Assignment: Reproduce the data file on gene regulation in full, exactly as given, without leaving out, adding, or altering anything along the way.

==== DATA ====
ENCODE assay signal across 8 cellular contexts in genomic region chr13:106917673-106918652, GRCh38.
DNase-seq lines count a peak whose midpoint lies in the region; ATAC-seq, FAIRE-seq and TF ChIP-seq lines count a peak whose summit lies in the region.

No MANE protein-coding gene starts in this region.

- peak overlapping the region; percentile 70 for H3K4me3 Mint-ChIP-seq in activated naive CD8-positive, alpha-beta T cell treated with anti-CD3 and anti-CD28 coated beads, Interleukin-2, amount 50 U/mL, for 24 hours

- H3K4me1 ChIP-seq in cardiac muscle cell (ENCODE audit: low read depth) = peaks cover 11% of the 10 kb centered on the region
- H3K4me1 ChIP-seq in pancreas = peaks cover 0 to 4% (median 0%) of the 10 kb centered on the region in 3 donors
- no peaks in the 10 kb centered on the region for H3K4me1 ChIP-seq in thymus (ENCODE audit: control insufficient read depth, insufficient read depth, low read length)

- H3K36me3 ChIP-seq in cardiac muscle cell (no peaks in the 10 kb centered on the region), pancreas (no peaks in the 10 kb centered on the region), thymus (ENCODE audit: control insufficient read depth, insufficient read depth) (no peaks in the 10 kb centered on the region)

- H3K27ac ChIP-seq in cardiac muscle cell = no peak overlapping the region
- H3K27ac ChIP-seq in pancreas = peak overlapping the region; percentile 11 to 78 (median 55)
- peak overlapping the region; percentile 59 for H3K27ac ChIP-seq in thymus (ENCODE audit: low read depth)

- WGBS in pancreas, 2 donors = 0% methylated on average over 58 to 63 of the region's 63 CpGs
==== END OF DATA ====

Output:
ENCODE assay signal across 8 cellular contexts in genomic region chr13:106917673-106918652, GRCh38.
DNase-seq lines count a peak whose midpoint lies in the region; ATAC-seq, FAIRE-seq and TF ChIP-seq lines count a peak whose summit lies in the region.

No MANE protein-coding gene starts in this region.

- peak overlapping the region; percentile 70 for H3K4me3 Mint-ChIP-seq in activated naive CD8-positive, alpha-beta T cell treated with anti-CD3 and anti-CD28 coated beads, Interleukin-2, amount 50 U/mL, for 24 hours

- H3K4me1 ChIP-seq in cardiac muscle cell (ENCODE audit: low read depth) = peaks cover 11% of the 10 kb centered on the region
- H3K4me1 ChIP-seq in pancreas = peaks cover 0 to 4% (median 0%) of the 10 kb centered on the region in 3 donors
- no peaks in the 10 kb centered on the region for H3K4me1 ChIP-seq in thymus (ENCODE audit: control insufficient read depth, insufficient read depth, low read length)

- H3K36me3 ChIP-seq in cardiac muscle cell (no peaks in the 10 kb centered on the region), pancreas (no peaks in the 10 kb centered on the region), thymus (ENCODE audit: control insufficient read depth, insufficient read depth) (no peaks in the 10 kb centered on the region)

- H3K27ac ChIP-seq in cardiac muscle cell = no peak overlapping the region
- H3K27ac ChIP-seq in pancreas = peak overlapping the region; percentile 11 to 78 (median 55)
- peak overlapping the region; percentile 59 for H3K27ac ChIP-seq in thymus (ENCODE audit: low read depth)

- WGBS in pancreas, 2 donors = 0% methylated on average over 58 to 63 of the region's 63 CpGs